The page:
In 1839 the first train arrived in Brno from Vienna, this was the beginning of rail transport in what is now the Czech Republic. In the years 1859-1864 the city fortification was almost completely removed. In 1869 a horsecar service started to operate in Brno, it was the first tram service in what would later become the Czech republic.
Gregor Mendel conducted his groundbreaking experiments in genetics while he was a monk at St. Thomas's Abbey in Brno.
Around 1900 Brno, which until 1918 consisted in administrative terms only of the central city area, had a predominantly German-speaking population (63%), as opposed to the suburbs, which were predominantly Czech-speaking. Life in Brünn/Brno was therefore bilingual, and what was called in German "Brünnerisch" was a mixed idiom containing elements from both languages.
In 1919, after World War I, two neighbouring towns, Královo Pole and Husovice, and 21 other municipalities were annexed to Brno, creating Greater Brno (Czech: Velké Brno). This was done to dilute the German-speaking majority of close to 55,000 by addition of the Slavic communities of the city's neighborhood. Included in the German-speaking group were almost all of the 12,000 Jewish inhabitants, including several of the city's better known personalities, who made a substantial contribution to the city's cultural life. Greater Brno was almost seven times larger, with a population of about 222,000 - before that Brno had about 130,000 inhabitants.
In 1921 Brno became the capital of the Land of Moravia (Czech: zeme Moravská); before that it was the capital of the Margraviate of Moravia. Seven years later, Brno became the capital of the Land of Moravia-Silesia (Czech: zeme Moravskoslezská).
In 1930, 200,000 inhabitants declared themselves to be of Czech, and some 52,000 of German nationality, in both cases including the respective Jewish citizens.
During the German occupation of the Czech lands between 1939 and 1945 all Czech universities including those of Brno were closed by the Nazis. The Faculty of Law became the headquarters of the Gestapo, and the university dormitory was used as a prison. About 35,000 Czechs and some American and British prisoners of war were imprisoned and tortured there; about 800 civilians were executed or died. Executions were public.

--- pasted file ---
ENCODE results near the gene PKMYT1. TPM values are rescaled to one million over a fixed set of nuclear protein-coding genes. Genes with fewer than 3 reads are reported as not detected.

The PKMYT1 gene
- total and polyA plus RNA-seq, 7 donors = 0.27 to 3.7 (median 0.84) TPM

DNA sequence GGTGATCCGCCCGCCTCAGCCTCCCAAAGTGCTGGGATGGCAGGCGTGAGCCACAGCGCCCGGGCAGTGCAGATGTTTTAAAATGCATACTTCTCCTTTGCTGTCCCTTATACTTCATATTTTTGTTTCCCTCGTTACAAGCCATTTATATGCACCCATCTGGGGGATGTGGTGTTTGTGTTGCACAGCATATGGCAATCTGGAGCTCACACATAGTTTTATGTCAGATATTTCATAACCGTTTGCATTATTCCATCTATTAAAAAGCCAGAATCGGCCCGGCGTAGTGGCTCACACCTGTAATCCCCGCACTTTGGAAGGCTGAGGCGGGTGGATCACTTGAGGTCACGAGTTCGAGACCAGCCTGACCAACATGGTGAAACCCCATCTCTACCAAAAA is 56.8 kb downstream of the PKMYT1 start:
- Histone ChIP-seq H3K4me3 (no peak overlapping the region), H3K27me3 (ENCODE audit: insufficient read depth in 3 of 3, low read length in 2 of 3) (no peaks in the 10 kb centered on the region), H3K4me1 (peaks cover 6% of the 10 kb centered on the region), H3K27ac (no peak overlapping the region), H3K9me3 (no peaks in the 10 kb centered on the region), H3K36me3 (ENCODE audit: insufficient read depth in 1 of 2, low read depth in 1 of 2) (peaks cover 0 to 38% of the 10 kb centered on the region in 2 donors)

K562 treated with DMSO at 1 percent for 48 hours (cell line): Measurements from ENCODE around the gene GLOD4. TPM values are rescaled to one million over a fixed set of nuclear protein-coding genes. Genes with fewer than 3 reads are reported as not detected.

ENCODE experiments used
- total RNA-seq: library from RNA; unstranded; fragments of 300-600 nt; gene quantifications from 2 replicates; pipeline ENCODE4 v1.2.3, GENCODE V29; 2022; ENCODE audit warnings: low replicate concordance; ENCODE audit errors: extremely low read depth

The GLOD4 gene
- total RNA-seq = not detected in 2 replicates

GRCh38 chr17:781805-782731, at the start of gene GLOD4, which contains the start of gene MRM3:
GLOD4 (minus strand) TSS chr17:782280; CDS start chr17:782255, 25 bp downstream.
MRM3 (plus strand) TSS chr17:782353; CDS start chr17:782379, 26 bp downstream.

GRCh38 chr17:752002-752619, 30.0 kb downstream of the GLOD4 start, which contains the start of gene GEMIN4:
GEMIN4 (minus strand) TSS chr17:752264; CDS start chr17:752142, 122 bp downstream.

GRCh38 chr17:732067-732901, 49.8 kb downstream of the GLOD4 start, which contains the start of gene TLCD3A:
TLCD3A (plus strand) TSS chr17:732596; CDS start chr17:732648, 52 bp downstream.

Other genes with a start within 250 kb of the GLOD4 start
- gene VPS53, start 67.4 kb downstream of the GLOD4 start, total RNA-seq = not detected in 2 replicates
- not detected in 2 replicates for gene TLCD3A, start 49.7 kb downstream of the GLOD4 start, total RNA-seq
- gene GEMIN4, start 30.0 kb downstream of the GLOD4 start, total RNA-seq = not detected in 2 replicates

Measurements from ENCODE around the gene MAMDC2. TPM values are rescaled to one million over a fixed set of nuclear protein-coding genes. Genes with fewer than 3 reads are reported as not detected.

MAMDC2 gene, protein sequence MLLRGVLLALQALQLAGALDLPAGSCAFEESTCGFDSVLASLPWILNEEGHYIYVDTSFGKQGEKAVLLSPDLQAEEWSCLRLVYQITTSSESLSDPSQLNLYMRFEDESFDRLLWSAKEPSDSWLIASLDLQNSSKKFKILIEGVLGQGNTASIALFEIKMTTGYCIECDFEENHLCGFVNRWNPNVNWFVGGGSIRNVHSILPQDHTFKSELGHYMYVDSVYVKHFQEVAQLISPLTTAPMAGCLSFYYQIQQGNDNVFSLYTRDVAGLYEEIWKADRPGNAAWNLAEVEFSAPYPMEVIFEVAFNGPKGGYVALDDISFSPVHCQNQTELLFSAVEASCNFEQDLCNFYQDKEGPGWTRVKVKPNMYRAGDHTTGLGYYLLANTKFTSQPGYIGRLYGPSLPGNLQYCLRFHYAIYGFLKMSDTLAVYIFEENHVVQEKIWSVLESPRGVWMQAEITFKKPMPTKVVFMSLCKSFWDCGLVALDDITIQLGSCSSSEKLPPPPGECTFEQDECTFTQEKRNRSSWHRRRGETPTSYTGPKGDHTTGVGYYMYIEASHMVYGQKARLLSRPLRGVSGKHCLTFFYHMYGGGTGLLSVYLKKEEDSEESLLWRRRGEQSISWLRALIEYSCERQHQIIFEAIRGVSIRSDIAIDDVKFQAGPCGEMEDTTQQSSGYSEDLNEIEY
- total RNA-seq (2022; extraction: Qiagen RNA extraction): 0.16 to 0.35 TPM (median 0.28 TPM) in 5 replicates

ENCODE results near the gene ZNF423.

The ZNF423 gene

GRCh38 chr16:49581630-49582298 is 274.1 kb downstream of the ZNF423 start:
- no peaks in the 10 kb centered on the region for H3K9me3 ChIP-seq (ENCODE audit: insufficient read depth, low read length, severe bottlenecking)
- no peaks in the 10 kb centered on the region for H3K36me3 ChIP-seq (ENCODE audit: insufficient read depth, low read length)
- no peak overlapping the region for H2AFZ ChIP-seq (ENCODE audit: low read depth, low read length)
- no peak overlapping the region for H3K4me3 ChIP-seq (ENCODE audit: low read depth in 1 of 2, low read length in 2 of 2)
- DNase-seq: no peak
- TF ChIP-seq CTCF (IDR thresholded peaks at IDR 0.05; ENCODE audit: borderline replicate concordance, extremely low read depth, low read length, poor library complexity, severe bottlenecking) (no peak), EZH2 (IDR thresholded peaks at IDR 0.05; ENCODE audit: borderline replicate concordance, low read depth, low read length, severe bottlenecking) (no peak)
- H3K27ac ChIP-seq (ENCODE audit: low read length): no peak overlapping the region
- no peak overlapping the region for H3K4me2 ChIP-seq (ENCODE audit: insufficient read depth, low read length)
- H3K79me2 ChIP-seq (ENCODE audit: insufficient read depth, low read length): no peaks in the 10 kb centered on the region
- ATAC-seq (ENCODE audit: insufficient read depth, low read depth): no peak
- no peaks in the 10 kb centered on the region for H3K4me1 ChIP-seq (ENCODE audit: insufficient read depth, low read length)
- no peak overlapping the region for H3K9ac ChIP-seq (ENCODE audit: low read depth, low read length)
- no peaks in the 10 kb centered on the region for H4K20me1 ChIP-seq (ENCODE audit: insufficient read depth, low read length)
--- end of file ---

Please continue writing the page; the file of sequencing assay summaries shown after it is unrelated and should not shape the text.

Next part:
Between 1941 and 1942, transports from Brno deported 10,081 Jews to Theresienstadt (Terezín) concentration camp. At least another 960 people, mostly of mixed race, followed in 1943 and 1944. After Terezín, many of them were sent to Auschwitz concentration camp, Minsk Ghetto, Rejowiec and other ghettos and concentration camps. Although Terezín was not an extermination camp, 995 people transported from Brno died there. After the war only 1,033 people returned.
Industrial facilities such as arms factory Ceskoslovenská zbrojovka and aircraft engine factory Zweigwerk (after the war it became Zbrojovka's subsidiary Zetor) and the city centre were targeted by several Allied bombardment campaigns between 1944 and 1945. The air strikes and later artillery fire killed some 1,200 people and destroyed 1,278 buildings. After the city's occupation by the Red Army on 26 April 1945 and the end of the war, ethnic German residents were forcibly expelled. In the so-called Brno death march, beginning on 31 May 1945, about 27,000 German inhabitants of Brno were marched 40 miles (64 kilometres) to the Austrian border. According to testimony collected by German sources, about 5,200 of them died during the march. Later estimates by Czech sources put the death toll at about 1,700, with most deaths due to an epidemic of shigellosis.
At the beginning of the Communist era in Czechoslovakia, in 1948, the government abolished Moravian autonomy and Brno hence ceased to be the capital of Moravia. Since then Moravia has been divided into administrative regions and Brno is administrative centre of the South Moravian Region.
- Worldwide Collectibles (US)
- Bookseller Inventory #
- Brno, Czech Republic - Photo Guide to the City
- Tucka, Ota & Flodrova, Milena
- 4 3/4 x 6 3/4 inches, 228 pages - profusely illustrated
- Book condition
- Used - inscription on first page
- Jacket condition
- Quantity available
- ISBN 10
- ISBN 13
- Date published
- Brno, Czech Republic
Terms of Sale
Payments are expected within 10 days unless prior arrangements are made.